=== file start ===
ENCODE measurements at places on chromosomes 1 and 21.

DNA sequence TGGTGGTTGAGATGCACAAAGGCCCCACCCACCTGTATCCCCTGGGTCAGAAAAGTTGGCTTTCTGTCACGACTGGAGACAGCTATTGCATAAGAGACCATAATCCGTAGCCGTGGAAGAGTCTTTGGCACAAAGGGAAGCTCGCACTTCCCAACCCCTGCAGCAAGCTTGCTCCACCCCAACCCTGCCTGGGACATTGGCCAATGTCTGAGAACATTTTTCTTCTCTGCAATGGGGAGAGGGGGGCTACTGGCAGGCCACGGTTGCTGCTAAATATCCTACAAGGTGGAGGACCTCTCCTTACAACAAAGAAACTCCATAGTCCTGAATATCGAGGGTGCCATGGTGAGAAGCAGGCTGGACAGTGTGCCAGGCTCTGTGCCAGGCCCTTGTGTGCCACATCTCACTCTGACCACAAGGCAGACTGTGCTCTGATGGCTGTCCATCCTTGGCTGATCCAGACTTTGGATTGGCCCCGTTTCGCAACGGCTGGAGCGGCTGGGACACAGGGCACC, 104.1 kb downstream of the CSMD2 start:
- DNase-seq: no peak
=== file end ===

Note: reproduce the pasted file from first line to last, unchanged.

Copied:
ENCODE measurements at places on chromosomes 1 and 21.

DNA sequence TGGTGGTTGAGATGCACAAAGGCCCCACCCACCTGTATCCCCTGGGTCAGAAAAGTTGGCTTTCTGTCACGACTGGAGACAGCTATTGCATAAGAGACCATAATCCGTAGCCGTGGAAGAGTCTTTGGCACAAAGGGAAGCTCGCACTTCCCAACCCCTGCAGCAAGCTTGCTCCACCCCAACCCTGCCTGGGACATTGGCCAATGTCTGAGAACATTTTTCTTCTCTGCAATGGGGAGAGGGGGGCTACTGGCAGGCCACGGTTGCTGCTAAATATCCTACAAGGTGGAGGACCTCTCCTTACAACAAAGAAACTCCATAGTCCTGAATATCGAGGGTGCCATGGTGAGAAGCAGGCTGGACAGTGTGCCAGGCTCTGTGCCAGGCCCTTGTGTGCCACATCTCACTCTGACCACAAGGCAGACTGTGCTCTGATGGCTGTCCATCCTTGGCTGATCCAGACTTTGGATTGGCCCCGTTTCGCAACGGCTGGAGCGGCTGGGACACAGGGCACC, 104.1 kb downstream of the CSMD2 start:
- DNase-seq: no peak